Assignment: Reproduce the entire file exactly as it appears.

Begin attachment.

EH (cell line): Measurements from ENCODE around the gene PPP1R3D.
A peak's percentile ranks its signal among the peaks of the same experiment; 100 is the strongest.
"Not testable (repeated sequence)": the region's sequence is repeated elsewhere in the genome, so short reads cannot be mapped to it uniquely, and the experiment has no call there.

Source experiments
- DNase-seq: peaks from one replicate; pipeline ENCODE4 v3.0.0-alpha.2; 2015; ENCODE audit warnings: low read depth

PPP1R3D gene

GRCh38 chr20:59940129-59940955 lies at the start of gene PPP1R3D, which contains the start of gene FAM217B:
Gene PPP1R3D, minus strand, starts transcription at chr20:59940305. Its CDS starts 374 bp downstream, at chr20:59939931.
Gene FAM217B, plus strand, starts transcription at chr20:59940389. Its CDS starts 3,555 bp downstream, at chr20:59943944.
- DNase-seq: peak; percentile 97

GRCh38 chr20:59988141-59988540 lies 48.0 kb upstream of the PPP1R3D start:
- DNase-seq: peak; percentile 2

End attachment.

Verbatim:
EH (cell line): Measurements from ENCODE around the gene PPP1R3D.
A peak's percentile ranks its signal among the peaks of the same experiment; 100 is the strongest.
"Not testable (repeated sequence)": the region's sequence is repeated elsewhere in the genome, so short reads cannot be mapped to it uniquely, and the experiment has no call there.

Source experiments
- DNase-seq: peaks from one replicate; pipeline ENCODE4 v3.0.0-alpha.2; 2015; ENCODE audit warnings: low read depth

PPP1R3D gene

GRCh38 chr20:59940129-59940955 lies at the start of gene PPP1R3D, which contains the start of gene FAM217B:
Gene PPP1R3D, minus strand, starts transcription at chr20:59940305. Its CDS starts 374 bp downstream, at chr20:59939931.
Gene FAM217B, plus strand, starts transcription at chr20:59940389. Its CDS starts 3,555 bp downstream, at chr20:59943944.
- DNase-seq: peak; percentile 97

GRCh38 chr20:59988141-59988540 lies 48.0 kb upstream of the PPP1R3D start:
- DNase-seq: peak; percentile 2